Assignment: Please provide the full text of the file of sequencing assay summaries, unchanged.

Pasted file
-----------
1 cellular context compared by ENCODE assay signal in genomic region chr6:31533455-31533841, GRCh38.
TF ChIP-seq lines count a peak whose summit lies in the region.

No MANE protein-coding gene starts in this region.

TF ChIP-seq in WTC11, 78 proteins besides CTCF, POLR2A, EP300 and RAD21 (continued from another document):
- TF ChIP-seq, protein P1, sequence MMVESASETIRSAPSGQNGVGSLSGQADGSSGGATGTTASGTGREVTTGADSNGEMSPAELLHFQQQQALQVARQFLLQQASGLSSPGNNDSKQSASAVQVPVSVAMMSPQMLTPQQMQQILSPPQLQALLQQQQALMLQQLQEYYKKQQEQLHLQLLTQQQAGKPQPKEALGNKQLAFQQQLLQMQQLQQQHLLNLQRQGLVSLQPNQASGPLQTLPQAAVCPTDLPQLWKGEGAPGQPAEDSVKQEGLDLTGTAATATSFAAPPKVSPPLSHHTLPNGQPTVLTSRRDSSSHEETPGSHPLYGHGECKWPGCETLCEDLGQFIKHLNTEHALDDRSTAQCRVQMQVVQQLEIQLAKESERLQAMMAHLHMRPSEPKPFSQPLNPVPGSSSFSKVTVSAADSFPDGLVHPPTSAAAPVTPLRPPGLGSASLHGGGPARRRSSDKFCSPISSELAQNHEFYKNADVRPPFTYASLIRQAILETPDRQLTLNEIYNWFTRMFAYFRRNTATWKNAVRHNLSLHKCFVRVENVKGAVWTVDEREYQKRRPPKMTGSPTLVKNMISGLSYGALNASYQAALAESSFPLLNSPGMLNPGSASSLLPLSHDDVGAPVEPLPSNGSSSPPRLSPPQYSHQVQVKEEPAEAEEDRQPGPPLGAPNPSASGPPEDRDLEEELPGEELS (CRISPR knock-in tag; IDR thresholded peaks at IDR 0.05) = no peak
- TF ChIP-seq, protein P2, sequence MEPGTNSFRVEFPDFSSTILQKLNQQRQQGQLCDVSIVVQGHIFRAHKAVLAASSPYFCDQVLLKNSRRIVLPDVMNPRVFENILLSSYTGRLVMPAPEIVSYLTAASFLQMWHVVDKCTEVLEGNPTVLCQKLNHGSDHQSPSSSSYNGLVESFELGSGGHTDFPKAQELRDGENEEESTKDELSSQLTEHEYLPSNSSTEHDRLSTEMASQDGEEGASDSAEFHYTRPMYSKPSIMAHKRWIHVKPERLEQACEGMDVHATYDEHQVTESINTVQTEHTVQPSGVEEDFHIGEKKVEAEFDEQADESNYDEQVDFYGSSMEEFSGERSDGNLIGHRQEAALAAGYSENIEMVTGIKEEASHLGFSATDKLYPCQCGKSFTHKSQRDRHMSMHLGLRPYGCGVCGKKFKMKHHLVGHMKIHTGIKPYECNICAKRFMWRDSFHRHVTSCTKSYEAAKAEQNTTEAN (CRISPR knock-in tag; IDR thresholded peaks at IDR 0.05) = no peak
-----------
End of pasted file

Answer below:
1 cellular context compared by ENCODE assay signal in genomic region chr6:31533455-31533841, GRCh38.
TF ChIP-seq lines count a peak whose summit lies in the region.

No MANE protein-coding gene starts in this region.

TF ChIP-seq in WTC11, 78 proteins besides CTCF, POLR2A, EP300 and RAD21 (continued from another document):
- TF ChIP-seq, protein P1, sequence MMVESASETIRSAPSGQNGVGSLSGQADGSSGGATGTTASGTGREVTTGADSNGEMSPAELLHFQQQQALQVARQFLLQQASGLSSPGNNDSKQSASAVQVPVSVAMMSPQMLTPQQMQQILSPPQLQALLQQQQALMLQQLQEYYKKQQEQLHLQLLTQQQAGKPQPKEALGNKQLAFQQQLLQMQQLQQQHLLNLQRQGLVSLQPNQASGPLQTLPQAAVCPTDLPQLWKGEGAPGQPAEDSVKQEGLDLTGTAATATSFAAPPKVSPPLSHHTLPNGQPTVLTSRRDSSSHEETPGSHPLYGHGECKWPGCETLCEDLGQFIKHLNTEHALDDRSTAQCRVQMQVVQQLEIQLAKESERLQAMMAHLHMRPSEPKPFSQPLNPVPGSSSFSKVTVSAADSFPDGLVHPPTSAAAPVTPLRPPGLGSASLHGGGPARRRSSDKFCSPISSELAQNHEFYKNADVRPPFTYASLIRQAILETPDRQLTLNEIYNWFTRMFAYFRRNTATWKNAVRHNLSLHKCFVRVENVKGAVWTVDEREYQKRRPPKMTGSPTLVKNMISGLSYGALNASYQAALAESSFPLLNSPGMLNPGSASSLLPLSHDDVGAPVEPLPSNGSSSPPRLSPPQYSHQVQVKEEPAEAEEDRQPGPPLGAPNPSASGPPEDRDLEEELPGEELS (CRISPR knock-in tag; IDR thresholded peaks at IDR 0.05) = no peak
- TF ChIP-seq, protein P2, sequence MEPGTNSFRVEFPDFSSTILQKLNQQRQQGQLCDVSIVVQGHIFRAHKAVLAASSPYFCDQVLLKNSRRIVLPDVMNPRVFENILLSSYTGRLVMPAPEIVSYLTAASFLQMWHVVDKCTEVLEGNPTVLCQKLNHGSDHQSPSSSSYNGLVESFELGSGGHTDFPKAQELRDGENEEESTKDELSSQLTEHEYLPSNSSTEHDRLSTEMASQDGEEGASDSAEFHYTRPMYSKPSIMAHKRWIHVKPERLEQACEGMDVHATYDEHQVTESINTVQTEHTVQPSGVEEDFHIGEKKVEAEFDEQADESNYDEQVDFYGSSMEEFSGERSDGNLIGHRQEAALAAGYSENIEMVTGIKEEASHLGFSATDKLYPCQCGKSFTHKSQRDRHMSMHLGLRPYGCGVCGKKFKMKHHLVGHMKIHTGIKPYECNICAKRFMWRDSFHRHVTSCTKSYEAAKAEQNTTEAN (CRISPR knock-in tag; IDR thresholded peaks at IDR 0.05) = no peak